My mother, lipstick red, barefoot, toenails painted the palest shade of pink,
stretched out her dancer’s legs and rubbed suntan
lotion into a face that should have been magnified on a movie
screen—the kind that bowled men over even with curlers
in her hair and children dangling from both hands wherever she went.
They never saw the greasy chaise lounge
behind our house where the sun whispered sonnets
in her ears and darkened her skin with hot kisses while the radio
played Blue Velvet. And the green grocer and the mailman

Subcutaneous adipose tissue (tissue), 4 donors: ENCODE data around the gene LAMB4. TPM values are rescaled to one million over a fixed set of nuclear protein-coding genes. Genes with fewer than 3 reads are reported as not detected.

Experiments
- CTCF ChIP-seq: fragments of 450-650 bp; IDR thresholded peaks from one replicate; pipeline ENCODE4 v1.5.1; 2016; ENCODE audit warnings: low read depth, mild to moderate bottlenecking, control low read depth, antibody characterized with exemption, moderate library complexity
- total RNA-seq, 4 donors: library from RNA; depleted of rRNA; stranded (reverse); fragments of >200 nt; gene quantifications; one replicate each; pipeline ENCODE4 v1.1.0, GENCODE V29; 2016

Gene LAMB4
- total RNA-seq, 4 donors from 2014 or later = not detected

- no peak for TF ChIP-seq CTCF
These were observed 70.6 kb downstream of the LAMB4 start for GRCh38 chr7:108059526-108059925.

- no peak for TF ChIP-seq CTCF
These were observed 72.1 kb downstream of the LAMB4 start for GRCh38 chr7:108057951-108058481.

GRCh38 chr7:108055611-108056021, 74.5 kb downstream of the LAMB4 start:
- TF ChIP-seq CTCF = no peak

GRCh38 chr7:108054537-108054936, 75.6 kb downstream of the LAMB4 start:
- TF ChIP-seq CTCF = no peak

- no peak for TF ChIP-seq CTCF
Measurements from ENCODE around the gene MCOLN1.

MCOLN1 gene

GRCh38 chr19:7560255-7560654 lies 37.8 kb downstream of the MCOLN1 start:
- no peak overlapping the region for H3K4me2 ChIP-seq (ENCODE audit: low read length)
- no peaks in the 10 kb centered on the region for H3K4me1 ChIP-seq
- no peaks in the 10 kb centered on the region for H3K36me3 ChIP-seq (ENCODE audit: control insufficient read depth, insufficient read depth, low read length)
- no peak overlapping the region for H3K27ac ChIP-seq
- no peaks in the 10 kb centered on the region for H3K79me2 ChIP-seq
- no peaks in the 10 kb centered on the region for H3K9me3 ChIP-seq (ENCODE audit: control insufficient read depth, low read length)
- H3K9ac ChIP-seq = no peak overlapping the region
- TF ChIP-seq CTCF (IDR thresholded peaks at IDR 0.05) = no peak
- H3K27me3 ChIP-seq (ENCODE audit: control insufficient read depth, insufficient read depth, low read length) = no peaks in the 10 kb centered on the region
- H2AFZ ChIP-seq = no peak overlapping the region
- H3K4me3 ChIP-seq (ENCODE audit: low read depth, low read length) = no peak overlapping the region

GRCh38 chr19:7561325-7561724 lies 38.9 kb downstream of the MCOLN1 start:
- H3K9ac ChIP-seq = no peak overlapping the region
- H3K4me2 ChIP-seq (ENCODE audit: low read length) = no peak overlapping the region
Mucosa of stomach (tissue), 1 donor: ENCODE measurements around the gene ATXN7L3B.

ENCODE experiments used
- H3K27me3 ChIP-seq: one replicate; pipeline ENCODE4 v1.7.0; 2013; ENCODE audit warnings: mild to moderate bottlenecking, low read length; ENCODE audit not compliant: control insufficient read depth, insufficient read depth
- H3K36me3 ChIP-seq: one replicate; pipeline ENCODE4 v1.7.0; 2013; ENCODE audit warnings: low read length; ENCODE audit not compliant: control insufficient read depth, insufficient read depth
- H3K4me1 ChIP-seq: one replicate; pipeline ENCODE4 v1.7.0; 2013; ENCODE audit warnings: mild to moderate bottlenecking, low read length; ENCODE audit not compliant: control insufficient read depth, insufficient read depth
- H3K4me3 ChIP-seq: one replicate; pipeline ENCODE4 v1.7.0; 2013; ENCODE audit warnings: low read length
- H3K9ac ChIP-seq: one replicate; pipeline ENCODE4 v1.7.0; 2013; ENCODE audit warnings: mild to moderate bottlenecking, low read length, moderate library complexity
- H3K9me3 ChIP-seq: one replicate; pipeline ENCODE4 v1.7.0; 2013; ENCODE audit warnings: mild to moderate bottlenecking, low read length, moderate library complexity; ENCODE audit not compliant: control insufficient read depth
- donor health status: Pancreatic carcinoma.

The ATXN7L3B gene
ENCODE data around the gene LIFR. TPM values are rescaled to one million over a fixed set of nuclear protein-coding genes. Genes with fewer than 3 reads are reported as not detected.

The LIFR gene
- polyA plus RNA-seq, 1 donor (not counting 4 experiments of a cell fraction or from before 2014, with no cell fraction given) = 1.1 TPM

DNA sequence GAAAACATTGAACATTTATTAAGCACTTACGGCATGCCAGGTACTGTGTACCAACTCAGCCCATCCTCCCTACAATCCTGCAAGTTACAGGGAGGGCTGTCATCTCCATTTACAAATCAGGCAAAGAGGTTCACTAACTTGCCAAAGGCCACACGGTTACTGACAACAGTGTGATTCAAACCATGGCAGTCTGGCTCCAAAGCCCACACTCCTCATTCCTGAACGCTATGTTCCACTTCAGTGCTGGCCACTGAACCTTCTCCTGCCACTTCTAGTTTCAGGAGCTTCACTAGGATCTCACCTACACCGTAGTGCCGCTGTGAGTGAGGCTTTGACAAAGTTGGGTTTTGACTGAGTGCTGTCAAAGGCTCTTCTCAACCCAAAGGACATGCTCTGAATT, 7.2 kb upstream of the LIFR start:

and the gas station attendants and the jean-clad teenage boys loitering downtown
on Saturday afternoons, who caught glimpses of Loretta Wray
every now and then, if they were lucky, would have dropped dead
with desire if they’d seen her sunning herself in our backyard wearing
nothing but a two-piece bathing suit and a lazy, sun-drenched grin,
the best years of her life almost but not quite, past.